The communication may be performed using one or more transparent elongated cavities in the band that are filled with a transparent electrically conductive fluid forming one or more electrically conductive channels. The transparent band with electrically conductive channels may provide the wearable device with an aesthetically appealing design and improved mechanical fatigue performance, as described in more detail below.


2AF 88L translucent + transparent electrically conductive fluid

Apple Watch Band with Built-In 3D Touch



In Apple's patent FIG. 8 noted above we're able to see an isometric view of a future Apple Watch that provides user input areas on the band. In fact, Apple's description of force sensors knowing how much pressure is applied points directly to 3D touch capabilities.


Introducing the Chameleonic Apple Watch Band


In Apple's patent FIG. 19 below we're able to see an embodiment may employ a transparent liquid crystal fluid to make a structure change color in part or in whole.


4af 88 color matching - color code types of alerts

Apple further notes that in one embodiment the bottom inside wall #1935 may contain a white light source such as, for example, an LED. The white light source may be configured to emit light through a first polarizer, then through the liquid crystal fluid towards a second outside wall #1930, oriented parallel to the first wall.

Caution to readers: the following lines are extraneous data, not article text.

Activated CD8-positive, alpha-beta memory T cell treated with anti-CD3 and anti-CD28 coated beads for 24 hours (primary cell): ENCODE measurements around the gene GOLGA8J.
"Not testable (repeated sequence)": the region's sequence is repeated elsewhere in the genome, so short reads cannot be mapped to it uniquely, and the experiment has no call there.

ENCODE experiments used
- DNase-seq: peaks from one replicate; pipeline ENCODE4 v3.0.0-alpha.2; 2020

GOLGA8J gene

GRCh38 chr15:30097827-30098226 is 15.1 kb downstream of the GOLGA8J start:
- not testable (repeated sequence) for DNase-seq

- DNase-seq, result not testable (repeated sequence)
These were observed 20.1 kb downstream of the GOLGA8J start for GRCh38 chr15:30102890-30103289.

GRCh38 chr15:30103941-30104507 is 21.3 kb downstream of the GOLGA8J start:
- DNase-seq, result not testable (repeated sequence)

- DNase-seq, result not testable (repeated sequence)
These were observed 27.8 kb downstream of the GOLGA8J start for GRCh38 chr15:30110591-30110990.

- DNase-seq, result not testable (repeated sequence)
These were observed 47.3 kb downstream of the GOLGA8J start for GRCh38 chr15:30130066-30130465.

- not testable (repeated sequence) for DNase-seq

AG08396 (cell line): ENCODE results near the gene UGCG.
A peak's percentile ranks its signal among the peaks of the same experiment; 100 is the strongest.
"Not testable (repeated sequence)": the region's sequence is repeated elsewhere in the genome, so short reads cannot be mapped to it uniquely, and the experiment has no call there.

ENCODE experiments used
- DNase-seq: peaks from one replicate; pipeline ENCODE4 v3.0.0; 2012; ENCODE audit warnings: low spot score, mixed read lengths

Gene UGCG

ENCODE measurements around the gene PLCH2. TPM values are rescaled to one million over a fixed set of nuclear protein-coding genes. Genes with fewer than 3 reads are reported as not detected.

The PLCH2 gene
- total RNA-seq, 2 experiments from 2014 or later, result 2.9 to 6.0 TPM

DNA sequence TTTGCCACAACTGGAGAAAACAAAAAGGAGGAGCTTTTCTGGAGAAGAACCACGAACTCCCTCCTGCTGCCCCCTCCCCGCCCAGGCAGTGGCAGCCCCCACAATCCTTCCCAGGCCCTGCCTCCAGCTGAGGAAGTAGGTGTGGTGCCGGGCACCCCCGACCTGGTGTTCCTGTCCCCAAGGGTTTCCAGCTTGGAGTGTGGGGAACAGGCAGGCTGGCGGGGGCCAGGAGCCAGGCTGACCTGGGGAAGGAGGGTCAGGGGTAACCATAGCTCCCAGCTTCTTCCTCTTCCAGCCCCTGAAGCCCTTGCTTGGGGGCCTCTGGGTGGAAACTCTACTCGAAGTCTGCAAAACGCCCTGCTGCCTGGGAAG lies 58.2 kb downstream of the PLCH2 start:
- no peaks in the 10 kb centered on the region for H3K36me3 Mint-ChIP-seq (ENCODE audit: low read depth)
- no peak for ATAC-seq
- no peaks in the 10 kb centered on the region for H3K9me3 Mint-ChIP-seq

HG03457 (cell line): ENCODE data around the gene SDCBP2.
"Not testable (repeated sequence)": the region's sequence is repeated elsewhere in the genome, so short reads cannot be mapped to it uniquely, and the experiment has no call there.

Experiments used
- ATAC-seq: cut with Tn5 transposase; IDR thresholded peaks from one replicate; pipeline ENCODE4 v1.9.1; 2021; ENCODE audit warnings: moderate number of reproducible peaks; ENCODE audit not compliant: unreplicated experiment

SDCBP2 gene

In some embodiments the fluid may be a liquid crystal type of fluid that may be a twisted nematic or a super twisted nematic or other type. Second wall 1930 may have one or more polarizers and/or color filters.

Apple adds that #1905 may have numerous individual compartments with different color filters (e.g., red, green and blue) on the compartments such that the color of the object may be changed. For example, if a red color is illuminated adjacent to a blue color, the object may appear to be purple.


In one embodiment the colors and tones are somewhat muted and may appear to be more of a glow than a bright illumination.


In some embodiments these features may be used as an indicator to a user who may have the device on or near them.


In some embodiments combinations of the embodiments described above may be used. For example, in one embodiment a wearable device band may have one or more portions that change color. In some embodiments the one portion may change color from transparent to red when there is an incoming call.


Worth noting is that in that same color portion for an incoming call, the user may also be able to touch that colored segment to answer the call. That would strongly suggest that telephony is definitely coming to Apple Watch.


In further embodiments a user may program portions to be various different colors corresponding to different commands. By touching that particular color the wearable device may execute a particular command associated with that color. Myriad other combinations of features and functions could be made available.